The commission documented systemic corruption, intimidation and rigging across the country during the parliamentary election, in which the state-based SEITs played a disproportionately influential role. This time around, no integrity commission has been included in the process, depriving Somalis of a truly objective assessment of polling irregularities.
Adding to the problem is the prominent role of the security services within the electoral process. Officials from various federal and state security apparatuses have been appointed to the FEIT and the SEITs. Security officials bring no value to the electoral process other than intimidation of candidates and delegates to vote in a certain way. The politicization of the security services is perhaps the only creative addition to this cycle.
Power of FMS leaders a stain on electoral system
As in 2016, FMS presidents wield excessive power, especially in the Upper House elections. For example, FMS presidents can deny anyone they dislike the right to run for a Senate seat. Even if a candidate meets all the guidelines of the political agreement (and is prepared to put up 20,000 US dollars), a simple stroke of an FMS president’s pen can keep them from running. This outrageous practice violates the provisional constitution’s protection of a citizen’s right to run for office. It is a major stain on our electoral system.
In Somalia’s political system, senators are rightly expected to represent the interests of the state. However, FMS presidents conflate that with their desire to have senators represent their personal ambitions in Mogadishu, starting with the presidential election and continuing throughout the senator’s four-year tenure. Senators are thus beholden to the narrow political viewpoints of the FMS presidents, and if they step out of line they will face punitive measures, potentially including the loss of their seat.
Having appointed eight of the 11 SEIT members, FMS presidents also have oversized influence over  Lower House elections. Behind the scenes, they essentially decide the winners and losers of each state’s seats through their proxies in the SEIT. This year, a clause in the electoral agreement goes even further, allowing FMS presidents to directly appoint an unspecified number of the 101 delegates (electors) for each seat, effectively ensuring their ability to control the outcome. In other words, FGS and FMS leaders have conspired to jointly manipulate the election in their favor.
Candidates for seats representing Somaliland are even more exposed than their counterparts from the rest of the country, as their election will take place in Mogadishu under the prying eyes of the FGS. Already, members of the Somaliland SEIT appointed to manage this process have sparked major controversies. Key actors such as the speaker of the Upper House and many opposition groups have denounced the committee as partisan and untrustworthy. This is similar to what happened in 2016, which led to widespread irregularities regarding the Somaliland caucus in the parliament.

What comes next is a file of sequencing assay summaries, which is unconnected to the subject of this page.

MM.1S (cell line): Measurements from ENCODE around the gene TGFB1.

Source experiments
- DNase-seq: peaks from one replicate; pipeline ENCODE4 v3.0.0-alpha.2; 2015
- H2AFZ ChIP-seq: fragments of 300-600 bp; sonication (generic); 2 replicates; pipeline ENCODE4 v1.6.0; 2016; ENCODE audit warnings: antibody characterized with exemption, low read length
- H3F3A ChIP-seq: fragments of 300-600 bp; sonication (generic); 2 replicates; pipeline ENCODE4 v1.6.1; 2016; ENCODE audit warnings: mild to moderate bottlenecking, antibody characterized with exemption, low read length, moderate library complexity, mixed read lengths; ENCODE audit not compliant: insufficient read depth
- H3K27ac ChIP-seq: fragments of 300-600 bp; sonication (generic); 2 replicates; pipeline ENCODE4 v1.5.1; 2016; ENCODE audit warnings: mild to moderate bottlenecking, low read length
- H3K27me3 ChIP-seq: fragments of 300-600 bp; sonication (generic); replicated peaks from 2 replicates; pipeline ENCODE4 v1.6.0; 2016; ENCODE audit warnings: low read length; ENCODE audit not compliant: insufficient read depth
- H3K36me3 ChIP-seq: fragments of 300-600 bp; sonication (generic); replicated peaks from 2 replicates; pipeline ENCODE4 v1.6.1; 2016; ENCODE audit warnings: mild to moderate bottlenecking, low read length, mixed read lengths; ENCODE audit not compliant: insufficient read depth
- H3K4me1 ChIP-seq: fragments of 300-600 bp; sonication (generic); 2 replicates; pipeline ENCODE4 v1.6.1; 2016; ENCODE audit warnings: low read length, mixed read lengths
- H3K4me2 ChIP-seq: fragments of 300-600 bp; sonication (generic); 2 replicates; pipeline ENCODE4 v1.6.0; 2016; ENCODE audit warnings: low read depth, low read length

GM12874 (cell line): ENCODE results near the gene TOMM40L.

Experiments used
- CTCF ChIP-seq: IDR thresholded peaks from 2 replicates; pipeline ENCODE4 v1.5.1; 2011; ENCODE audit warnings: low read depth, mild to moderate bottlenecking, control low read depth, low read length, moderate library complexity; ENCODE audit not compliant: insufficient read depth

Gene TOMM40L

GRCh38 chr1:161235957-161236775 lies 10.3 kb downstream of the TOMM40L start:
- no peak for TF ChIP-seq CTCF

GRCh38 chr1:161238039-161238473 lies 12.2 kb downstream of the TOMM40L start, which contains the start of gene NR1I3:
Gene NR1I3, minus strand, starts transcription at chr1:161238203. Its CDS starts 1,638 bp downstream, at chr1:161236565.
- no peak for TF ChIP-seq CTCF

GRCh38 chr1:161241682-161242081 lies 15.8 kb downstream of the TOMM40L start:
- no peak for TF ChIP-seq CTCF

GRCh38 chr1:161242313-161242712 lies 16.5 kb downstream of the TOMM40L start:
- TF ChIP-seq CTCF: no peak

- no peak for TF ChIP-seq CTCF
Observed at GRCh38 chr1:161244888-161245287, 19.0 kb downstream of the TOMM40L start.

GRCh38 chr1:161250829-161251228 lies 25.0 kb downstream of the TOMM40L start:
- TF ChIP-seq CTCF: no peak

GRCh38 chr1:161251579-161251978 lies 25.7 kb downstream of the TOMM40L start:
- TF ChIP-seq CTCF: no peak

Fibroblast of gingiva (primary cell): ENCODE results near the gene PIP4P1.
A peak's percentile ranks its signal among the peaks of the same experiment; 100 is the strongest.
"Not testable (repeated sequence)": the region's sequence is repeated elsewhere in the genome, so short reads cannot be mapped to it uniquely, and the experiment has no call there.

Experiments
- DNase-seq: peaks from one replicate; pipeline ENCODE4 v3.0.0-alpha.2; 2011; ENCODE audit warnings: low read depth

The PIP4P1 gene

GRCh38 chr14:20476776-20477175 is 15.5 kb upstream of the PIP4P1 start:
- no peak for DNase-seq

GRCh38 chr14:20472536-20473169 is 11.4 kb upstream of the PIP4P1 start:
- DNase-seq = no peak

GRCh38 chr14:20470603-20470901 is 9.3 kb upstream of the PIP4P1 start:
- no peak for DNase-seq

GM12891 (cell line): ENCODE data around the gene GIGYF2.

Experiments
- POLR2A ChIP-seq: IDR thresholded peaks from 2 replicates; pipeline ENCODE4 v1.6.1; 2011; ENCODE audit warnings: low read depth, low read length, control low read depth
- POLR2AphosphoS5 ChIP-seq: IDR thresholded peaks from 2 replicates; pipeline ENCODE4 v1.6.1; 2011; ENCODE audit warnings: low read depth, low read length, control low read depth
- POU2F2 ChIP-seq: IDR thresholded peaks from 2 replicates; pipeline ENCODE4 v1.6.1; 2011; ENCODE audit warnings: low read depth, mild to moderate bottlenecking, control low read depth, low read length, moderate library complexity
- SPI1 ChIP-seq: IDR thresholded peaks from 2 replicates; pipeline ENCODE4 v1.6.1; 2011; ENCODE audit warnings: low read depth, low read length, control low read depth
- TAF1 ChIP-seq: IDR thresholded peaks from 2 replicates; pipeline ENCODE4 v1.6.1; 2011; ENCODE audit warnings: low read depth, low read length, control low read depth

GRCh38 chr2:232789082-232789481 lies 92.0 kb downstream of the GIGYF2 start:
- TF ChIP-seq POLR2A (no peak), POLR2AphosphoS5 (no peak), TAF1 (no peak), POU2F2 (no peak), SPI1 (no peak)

Democracy is messy, especially in fragile contexts like Somalia. However, widespread violations can and should be avoided to protect the legitimacy and credibility of our nascent democracy. We propose the following concrete actions to achieve that objective.
First, the current FEIT, SEITs and dispute resolution committee comprising loyalists and staff of FGS and  FMS leaders should be disbanded and replaced with credible committees made up of respected individuals. If FGS and FMS leaders are incapable of selecting nonpartisan committees, they should at least appoint bipartisan committees that include people who represent the interests of opposition groups. The FGS and FMS cannot be both judges and juries in the upcoming election, and any competitive process should meet a minimum threshold.
Second, we urge the formation of integrity commissions in each of the FMS and Mogadishu with a strong mandate to provide oversight over the entire process. These commissions could work directly with the FEIT and SEITs to ensure free and fair elections. The integrity commissions should be mandated to intervene in real time to address irregularities such as the intimidation of candidates and unfair practices in the selection of delegates. The commissions should comprise eminent and highly respected individuals from each state, including faith and business leaders. There are plenty of people with those qualities across the country.
Third, FMS presidents should refrain from arbitrarily blocking eligible citizens from running for the Upper House. There is no legal or moral justification for this egregious and abhorrent practice of removing Somalis’ inherent right to run for elected office. The SEIT in each state should accept the applications of all eligible citizens.
Fourth, a federal-level dispute resolution mechanism should be established for what is likely to be a highly disputed election. This body should comprise prominent legal scholars, including Islamic jurists, who enjoy great integrity and respect among their communities. This body should settle disputes resulting from irregularities in the parliamentary and presidential election. It should be empowered to order the nullification and rerun of elections as necessary. Only after the mechanism finishes its work should MPs be allowed to take office and to elect the president.
Fifth, members of the security services, civil servants (including diplomats) and staff of FGS and FMS leaders should be barred from joining the electoral bodies. This logical step is enshrined in the electoral law passed by the federal parliament and signed by the FGS president earlier this year.
Sixth, the international community should not become an accessory by funding a highly compromised and corrupt process. This would be a disservice to their countries’ taxpayers and an abuse of the Somali people’s rights.
Seventh, the UN Security Council should understand that a stolen and tarnished election in Somalia could easily lead to conflict and undo the fragile stability secured over the past 20 years. Therefore, under the provisions of Chapter VII of the Charter and as per the international precept – the Responsibility to Protect – the Council should demand that Somali politicians organize a credible and fair election.
Taken together, these steps would undoubtedly strengthen the integrity of the polls and ultimately engender credibility in the outcome.
Source: Horn Observer
*This briefing was produced and published The Heritage Institute in Mogadishu.